For the people I’ve met

I remember years ago, a mate of mine sent me a text when I moved to London for a work stint. It went something like: ‘your eyes are going to be blown wide open’. And they were. Now, almost a decade later and dozens more countries under my belt, I feel this needs to be refined further to include the people you’ll meet- they will change you too.

If I were to give myself a label, it would be something like a highly intelligent, smoking hot, super funny and all round amazing gentleman with a killer smile and perfect frown.

I wish.

Jokes aside, the label would probably be an introverted extrovert- someone that likes getting out there and experiencing new things, exploring new places and meeting new people. But someone that also loves their own company, can spend days on end without talking to (or wanting to talk to) anyone, and someone who enjoys their own space.

I’m a guy with a handful of close mates as opposed to hundreds of acquaintances and of those close people in my life, I’m a little frightened by the lengths I’d go to to make sure they’re happy and hearty. Except Brad, he’s an asshole.

Now let’s throw a backpacking lens onto this. You’re never really in any given place for very long, you meet hundreds of new people all the time and finding a place to be physically alone with your thoughts is challenging at best, especially with hostels being ones primary form of accommodation.

The crazy thing is this:

When you connect with someone or a group of people, they become your best mates overnight, despite the fact you may never see them again when you part ways.

Backpacking attracts likeminded individuals. Sometimes I think we just like to punish ourselves to be honest.

In reality, we share some of the most ridiculous experiences and see parts of the world that are nothing short of spectacular. In addition to this, we are all out of our comfort zones and are trying just as hard as the next person to figure things out, be it what bus to catch, how to read a menu, how not to buy cat food instead of tuna in Russia, how to survive in a foreign land and deal with the unfamiliar.

Couple this with wanting to share something extraordinary with someone else, be it a sunrise, sunset, a waterfall or just a good meal. One of my fondest memories was watching the sunrise over the temples in Bagan, Myanmar with a French friend of mine, whilst listening to piano music. It’s these things that make it worthwhile.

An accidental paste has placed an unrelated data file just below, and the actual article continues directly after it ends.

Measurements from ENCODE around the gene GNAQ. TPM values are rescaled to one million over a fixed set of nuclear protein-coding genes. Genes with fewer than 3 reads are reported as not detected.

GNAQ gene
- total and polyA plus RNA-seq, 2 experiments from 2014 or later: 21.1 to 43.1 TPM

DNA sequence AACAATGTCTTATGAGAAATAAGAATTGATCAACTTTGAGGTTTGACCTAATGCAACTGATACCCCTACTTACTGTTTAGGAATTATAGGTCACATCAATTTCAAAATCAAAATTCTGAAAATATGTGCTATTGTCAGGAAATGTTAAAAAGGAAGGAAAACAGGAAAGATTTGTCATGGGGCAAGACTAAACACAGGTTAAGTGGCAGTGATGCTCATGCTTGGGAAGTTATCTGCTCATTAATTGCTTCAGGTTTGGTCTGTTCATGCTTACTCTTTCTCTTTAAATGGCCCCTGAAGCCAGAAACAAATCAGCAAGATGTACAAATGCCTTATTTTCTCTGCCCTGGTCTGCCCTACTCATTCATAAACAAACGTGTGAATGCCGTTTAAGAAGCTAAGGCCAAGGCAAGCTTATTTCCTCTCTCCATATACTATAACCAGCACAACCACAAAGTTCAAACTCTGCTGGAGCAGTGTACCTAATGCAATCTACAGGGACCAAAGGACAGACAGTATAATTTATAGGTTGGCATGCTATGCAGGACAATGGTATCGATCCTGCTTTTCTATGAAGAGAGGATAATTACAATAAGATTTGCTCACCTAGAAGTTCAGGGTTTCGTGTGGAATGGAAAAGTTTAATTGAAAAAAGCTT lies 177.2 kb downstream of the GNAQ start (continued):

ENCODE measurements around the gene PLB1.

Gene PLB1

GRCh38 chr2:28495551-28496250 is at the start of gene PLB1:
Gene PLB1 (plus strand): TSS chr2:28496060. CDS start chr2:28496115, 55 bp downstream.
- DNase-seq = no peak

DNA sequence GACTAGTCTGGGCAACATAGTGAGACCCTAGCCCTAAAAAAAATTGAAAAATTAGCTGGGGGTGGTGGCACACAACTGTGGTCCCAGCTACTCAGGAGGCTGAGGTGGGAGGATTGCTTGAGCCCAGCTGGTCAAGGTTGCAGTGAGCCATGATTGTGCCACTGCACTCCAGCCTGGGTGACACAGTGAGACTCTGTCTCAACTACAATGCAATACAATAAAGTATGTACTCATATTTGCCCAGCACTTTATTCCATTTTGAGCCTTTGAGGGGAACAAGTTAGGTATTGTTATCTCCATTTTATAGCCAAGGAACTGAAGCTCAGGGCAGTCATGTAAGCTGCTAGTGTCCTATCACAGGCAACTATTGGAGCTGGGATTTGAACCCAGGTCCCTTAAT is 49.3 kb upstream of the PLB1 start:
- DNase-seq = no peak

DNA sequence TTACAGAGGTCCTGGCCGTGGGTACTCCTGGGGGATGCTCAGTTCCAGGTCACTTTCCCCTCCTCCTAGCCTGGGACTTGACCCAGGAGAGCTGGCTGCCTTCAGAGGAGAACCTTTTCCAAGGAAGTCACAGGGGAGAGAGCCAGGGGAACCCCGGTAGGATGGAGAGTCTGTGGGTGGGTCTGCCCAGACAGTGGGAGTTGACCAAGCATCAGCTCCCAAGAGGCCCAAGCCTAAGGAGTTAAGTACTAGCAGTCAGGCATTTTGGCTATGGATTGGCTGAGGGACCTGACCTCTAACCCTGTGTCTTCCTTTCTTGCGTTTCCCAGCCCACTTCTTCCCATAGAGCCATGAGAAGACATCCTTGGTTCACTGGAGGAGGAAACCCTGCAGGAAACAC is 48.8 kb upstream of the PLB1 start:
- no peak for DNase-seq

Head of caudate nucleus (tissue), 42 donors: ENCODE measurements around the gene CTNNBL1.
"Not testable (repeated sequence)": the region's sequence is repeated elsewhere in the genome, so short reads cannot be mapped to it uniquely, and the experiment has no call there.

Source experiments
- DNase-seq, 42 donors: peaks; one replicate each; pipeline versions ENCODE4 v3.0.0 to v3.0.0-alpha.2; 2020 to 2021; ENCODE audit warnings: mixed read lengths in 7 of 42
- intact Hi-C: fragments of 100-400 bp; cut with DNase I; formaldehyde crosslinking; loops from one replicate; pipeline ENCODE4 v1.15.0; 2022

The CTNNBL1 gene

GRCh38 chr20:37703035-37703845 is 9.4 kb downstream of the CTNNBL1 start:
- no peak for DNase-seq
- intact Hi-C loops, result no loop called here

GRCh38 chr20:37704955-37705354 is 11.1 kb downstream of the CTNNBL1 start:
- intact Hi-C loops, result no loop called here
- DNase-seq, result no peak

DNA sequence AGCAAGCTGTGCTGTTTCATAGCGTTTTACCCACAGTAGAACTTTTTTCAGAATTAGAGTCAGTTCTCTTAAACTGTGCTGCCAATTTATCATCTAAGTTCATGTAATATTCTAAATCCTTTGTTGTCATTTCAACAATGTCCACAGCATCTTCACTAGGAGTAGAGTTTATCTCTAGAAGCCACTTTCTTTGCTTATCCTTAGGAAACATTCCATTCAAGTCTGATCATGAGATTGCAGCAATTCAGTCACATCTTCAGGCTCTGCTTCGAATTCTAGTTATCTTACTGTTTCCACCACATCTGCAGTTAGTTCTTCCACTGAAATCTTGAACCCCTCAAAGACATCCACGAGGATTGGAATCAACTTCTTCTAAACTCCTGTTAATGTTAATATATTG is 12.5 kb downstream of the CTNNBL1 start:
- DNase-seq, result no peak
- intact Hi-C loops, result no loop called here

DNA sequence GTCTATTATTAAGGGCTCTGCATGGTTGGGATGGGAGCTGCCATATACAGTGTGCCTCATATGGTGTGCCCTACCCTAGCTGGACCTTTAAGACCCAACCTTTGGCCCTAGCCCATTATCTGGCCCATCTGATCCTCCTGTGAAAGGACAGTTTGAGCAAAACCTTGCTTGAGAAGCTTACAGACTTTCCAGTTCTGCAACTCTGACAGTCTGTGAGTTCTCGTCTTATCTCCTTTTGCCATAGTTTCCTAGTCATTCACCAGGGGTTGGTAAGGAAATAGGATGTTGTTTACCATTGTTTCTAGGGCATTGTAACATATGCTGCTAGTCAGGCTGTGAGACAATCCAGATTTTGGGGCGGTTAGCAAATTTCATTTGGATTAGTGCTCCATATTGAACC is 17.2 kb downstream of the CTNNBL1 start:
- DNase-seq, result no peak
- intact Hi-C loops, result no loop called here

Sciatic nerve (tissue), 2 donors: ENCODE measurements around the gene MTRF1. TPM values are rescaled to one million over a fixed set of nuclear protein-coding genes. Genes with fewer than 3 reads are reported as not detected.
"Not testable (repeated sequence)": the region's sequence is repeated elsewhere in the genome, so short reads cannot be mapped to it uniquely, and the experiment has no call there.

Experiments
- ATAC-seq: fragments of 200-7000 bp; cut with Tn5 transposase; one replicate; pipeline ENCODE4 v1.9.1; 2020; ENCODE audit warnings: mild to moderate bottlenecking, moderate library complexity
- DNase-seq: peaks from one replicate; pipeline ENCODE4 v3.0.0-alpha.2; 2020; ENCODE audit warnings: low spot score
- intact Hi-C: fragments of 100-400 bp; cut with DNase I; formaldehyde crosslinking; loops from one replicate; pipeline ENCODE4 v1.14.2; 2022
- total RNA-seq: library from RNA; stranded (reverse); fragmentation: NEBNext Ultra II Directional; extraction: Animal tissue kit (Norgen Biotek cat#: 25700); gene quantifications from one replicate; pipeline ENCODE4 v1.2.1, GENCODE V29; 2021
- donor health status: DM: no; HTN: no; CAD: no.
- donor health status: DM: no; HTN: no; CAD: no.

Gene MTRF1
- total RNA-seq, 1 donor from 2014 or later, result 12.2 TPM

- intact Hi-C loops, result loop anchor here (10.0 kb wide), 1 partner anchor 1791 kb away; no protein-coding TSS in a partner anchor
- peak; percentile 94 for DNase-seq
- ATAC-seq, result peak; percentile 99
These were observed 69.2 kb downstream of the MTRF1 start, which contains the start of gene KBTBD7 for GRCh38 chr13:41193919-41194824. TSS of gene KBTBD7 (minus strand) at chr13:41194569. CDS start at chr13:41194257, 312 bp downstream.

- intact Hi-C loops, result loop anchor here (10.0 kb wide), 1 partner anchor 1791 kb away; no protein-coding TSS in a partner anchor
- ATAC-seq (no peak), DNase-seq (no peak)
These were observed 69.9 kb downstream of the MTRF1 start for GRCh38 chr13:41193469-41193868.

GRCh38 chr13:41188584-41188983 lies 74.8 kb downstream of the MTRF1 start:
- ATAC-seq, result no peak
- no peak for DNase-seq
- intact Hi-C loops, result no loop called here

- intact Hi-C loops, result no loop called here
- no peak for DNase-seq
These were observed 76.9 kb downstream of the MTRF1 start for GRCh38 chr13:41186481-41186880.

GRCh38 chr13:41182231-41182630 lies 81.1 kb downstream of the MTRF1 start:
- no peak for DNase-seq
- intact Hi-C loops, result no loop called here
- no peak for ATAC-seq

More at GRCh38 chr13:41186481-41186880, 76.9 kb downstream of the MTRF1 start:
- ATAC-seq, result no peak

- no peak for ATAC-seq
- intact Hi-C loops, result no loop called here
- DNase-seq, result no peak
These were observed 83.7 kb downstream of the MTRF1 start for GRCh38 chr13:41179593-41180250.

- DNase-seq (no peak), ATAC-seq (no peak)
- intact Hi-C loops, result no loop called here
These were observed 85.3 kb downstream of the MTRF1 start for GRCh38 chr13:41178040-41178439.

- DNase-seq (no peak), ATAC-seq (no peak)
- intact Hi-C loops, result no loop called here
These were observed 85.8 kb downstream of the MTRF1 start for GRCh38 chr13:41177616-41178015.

I think all of these forces push you together with likeminded strangers and that force is strong given the limited time and the enormity of the moment you’re in. Obviously there are a number of people you won’t click with – I’d say they make up 90% of the people you meet but that remaining 10% are stellar individuals who, despite only knowing them for a number of days, are people I’d look up if I’m ever in their countries. Except Dean Davies- what a creep.

It’s those random nights in Ho Chi Minh city, sitting around a plastic table in a street, talking nonsense with a new bunch of friends, or the time you pose for selfies with a camel in the Gobi; hiking through the Andes talking high politics with some Aussies; having a few beers outside a karaoke bar on a deserted island in Palawan with some new German mates (the Germans are cool people after all 🙂 ) or just those random times you meet a new mate at a bar in Kratie and decide to explore a new continent with them. These are the things I won’t forget. I also won’t forget my mates from home that flew thousands of miles to spend time with me in far flung corners of the world. Hell, this gave me such joy. I remember being at the airport in Vientiane (Laos), waiting for one such mate to arrive – think I got to the airport 2 hours early thanks to my uncontainable excitement!

This post is for you: the explorers, the lost, the guys just trying to figure out their next steps. To those who are trying to get over something, trying to build something, to beat a new path. It’s for those of us that needed a break from work, from the real world and the harshness of reality. It’s for us that want to learn something new and see something incredible, to meet new people and have our eyes blown wide open.

This is for you, the vagabonds, nomads, the unemployed and homeless. Thanks for making my 16 months the best 16 months of my life.

Travel far and wide my friends.

2 thoughts on “For the people I’ve met

  1. A journey both Tremendous and Generous!! THANKS for triggering my many flashbacks,and my reminiscences on similar experiences! Some things remain impervious to change – the best things in life are free.

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